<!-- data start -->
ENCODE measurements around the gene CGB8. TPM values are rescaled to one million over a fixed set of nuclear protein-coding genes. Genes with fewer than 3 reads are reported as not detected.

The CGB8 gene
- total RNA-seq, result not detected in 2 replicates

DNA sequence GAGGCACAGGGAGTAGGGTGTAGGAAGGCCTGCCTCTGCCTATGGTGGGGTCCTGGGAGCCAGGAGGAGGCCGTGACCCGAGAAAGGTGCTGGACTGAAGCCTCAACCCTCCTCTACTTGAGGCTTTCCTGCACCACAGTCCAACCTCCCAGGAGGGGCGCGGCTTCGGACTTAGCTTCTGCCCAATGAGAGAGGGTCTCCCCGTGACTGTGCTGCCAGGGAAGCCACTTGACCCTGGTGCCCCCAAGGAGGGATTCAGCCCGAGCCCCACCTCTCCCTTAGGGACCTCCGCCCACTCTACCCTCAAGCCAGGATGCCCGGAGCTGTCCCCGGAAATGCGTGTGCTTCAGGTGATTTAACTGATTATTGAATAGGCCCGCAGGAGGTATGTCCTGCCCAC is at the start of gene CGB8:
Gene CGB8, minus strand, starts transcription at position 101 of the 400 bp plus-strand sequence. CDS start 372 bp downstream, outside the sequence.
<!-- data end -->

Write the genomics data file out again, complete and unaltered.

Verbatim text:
ENCODE measurements around the gene CGB8. TPM values are rescaled to one million over a fixed set of nuclear protein-coding genes. Genes with fewer than 3 reads are reported as not detected.

The CGB8 gene
- total RNA-seq, result not detected in 2 replicates

DNA sequence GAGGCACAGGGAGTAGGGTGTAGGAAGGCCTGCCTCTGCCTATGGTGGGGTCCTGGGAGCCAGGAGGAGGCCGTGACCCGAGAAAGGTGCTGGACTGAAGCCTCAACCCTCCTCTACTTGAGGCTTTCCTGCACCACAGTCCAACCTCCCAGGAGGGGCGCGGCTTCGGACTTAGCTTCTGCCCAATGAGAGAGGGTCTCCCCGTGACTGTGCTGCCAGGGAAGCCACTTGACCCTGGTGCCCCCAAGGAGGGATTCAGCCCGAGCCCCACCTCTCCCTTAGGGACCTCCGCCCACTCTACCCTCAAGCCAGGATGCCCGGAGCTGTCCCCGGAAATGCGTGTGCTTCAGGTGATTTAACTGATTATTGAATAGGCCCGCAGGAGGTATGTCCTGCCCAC is at the start of gene CGB8:
Gene CGB8, minus strand, starts transcription at position 101 of the 400 bp plus-strand sequence. CDS start 372 bp downstream, outside the sequence.